"The Supreme Court of the United States held that this statute was not in violation of Article 4, Section 2, of the Constitution of the United States, as discriminating between citizens of New York and citizens of other states where construed as using the word `resident' in the strict primary sense of one actually living in the place for a time, irrespective of domicile. Such was the construction placed upon this statute by the New York Court of Appeals. 248 N.Y. 580, 162 N.E. 532. It also held that state courts are not required to entertain suits under the Federal Employers' Liability Act, but are empowered to do so.
"We do not think this case sustains the relator. The common law doctrine of forum non conveniens is not even mentioned in the opinion. In the first place, Missouri does not have a statute similar to the New York statute which the courts of the state have held to give them discretionary power to dismiss an action brought by a non-resident as distinguished from a citizen of another state. Also, Missouri permits citizens of this state to Federal Employer's Liability cases in its courts. To deny the same privilege to citizens of another state would violate Article 4, Section 2, of the Constitution of the United States."
The following excerpts are taken from cases which we believe sustain the views expressed by us. These cases are likewise cited in chronological order but no effort has been made to collate the times of the decisions with those cited from the Supreme Court of the United States.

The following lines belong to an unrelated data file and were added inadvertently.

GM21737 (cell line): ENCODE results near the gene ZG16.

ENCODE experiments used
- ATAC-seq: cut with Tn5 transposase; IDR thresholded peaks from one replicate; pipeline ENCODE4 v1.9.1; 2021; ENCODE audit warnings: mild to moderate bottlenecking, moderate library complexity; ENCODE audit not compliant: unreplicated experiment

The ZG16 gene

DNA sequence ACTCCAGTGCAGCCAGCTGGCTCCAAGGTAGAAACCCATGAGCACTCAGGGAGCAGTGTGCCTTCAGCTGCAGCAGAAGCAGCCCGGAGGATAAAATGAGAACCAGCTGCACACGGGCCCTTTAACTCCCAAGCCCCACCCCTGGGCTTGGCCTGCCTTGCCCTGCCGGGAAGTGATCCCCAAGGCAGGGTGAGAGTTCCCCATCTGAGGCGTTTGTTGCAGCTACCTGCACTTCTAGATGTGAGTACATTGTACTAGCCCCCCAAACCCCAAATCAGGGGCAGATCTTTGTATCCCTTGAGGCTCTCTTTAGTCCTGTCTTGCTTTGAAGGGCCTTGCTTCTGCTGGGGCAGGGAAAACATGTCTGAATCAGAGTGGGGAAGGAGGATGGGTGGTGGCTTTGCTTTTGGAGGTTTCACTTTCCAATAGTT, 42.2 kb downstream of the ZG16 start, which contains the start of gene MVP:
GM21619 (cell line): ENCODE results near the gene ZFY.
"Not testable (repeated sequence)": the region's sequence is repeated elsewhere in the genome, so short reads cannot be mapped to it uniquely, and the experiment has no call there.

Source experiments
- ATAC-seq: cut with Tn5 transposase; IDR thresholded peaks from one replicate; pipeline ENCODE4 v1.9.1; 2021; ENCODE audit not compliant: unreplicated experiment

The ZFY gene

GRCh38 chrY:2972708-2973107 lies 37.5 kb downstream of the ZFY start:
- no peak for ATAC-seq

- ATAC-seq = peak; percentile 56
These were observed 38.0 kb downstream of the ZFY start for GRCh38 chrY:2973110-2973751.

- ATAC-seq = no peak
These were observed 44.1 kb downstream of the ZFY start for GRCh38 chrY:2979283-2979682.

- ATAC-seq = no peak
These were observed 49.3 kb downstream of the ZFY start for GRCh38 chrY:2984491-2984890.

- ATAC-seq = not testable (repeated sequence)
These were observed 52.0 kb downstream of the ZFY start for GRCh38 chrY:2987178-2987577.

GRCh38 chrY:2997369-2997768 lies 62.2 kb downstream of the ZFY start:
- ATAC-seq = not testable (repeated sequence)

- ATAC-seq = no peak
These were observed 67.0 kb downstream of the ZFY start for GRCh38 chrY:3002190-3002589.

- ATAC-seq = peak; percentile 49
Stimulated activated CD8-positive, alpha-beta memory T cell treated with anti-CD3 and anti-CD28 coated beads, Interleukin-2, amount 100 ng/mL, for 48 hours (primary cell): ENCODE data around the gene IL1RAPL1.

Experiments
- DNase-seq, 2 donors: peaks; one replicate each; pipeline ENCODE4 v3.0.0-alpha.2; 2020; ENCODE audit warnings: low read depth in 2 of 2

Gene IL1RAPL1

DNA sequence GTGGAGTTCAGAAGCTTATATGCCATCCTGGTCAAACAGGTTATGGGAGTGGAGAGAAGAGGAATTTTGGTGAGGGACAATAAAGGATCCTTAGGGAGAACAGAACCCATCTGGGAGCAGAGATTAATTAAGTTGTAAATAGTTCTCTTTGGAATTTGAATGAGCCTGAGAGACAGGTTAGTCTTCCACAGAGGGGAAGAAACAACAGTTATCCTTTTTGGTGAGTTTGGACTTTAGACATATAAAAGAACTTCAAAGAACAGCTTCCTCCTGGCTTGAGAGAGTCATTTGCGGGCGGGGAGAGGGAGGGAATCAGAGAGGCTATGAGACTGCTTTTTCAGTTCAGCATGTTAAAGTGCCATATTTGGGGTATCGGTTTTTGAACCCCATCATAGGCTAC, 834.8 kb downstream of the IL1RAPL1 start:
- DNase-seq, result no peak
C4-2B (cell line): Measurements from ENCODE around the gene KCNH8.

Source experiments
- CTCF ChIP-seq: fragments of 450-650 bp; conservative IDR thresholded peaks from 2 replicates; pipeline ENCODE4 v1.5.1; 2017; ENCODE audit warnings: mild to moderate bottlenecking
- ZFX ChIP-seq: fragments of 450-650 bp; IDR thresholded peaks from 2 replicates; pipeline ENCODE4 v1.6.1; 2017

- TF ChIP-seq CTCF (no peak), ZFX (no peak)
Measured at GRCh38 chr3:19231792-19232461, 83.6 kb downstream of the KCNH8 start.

The Supreme Court of the State of Ohio in Loftus v. Pennsylvania R. Co., 1923, 107 Ohio St. 352, 140 N.E. 94, 96, held that the venue provisions of the Federal Employers' Liability Act were not mandatory on the courts of the state of Ohio. Chief Justice Marshall, speaking for the court said:
"The next question for determination is whether section 11273, General Code, applies to causes of action arising under the federal Employers' Liability Act (U.S. Comp. St. §§ 8657-8665 [45 U.S.C.A. §§ 51-59], and whether the provisions of that act relating to jurisdiction make it compulsory upon the courts of general jurisdiction in this state to hear such causes even though such suits may be begun in a county where the plaintiff does not reside or where the cause of action did not arise.
"It has already been seen that the language of the amendment is broad enough to exclude such actions. The federal act contains the following provision: